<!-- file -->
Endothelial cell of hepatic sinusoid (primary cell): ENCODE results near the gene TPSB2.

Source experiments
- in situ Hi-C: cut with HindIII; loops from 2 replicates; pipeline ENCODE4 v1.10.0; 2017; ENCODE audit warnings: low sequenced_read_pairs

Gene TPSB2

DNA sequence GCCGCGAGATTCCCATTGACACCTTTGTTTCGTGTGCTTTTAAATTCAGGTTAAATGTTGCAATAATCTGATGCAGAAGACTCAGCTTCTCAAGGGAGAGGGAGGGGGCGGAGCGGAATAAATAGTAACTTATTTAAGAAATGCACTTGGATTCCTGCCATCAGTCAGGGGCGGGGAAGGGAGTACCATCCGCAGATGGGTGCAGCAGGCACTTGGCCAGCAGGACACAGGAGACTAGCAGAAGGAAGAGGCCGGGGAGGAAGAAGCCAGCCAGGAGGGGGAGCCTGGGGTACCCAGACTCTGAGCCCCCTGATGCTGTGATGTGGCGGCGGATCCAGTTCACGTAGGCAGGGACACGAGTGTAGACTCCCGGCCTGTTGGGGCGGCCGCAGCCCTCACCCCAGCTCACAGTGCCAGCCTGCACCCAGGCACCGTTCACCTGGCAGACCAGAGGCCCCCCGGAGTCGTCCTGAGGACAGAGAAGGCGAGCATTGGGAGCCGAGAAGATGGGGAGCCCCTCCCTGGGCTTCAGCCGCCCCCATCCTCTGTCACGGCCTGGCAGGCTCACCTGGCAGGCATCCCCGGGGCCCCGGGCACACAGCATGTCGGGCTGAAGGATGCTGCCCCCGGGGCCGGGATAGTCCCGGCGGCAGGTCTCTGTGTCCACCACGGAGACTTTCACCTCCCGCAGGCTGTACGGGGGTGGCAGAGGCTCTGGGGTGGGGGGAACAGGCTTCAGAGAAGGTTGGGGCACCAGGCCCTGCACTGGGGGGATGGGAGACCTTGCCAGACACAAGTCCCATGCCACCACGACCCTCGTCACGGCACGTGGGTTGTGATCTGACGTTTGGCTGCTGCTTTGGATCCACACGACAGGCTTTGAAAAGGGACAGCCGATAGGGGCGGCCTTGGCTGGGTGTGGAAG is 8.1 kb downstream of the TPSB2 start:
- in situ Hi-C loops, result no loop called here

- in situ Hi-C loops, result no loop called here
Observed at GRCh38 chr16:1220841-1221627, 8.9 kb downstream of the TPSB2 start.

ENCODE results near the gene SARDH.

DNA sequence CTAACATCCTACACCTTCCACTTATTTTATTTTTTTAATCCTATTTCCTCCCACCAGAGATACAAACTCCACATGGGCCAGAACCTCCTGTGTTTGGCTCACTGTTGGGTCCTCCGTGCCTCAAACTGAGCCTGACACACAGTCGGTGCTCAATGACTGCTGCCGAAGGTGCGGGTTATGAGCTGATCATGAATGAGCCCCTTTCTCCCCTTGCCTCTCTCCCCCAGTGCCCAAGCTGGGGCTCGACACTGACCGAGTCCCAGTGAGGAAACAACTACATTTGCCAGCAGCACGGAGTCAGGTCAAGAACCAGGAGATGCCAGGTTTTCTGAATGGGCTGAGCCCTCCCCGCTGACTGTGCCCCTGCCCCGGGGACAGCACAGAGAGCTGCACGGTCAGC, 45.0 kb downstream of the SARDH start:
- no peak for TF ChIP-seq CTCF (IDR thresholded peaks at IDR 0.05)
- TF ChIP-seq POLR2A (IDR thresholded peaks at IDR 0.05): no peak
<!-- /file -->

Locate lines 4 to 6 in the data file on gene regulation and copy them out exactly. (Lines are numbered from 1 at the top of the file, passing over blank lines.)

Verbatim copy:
Gene TPSB2

DNA sequence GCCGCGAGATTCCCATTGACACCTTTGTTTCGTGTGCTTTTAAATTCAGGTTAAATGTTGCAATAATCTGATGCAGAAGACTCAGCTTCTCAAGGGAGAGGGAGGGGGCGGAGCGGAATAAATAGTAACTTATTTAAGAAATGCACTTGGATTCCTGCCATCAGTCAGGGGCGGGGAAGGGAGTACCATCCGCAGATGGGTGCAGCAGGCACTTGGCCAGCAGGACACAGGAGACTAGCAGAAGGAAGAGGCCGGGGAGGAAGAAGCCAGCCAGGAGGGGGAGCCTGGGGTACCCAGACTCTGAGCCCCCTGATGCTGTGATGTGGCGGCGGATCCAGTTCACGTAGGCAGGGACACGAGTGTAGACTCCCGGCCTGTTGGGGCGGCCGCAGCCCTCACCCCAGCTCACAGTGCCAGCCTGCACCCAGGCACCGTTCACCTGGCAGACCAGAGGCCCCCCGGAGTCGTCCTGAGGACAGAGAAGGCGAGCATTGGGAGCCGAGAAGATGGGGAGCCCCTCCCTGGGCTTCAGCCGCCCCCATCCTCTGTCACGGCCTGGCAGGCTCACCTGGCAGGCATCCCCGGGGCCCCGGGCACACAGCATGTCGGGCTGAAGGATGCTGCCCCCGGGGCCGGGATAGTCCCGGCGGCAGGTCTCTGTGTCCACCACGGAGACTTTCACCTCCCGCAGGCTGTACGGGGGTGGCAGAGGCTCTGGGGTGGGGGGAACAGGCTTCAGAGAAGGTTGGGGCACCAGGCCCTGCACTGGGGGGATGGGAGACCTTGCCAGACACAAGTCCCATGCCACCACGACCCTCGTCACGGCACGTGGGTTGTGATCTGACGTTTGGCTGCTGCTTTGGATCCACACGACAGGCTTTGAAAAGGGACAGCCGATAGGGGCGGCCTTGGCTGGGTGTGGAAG is 8.1 kb downstream of the TPSB2 start:
- in situ Hi-C loops, result no loop called here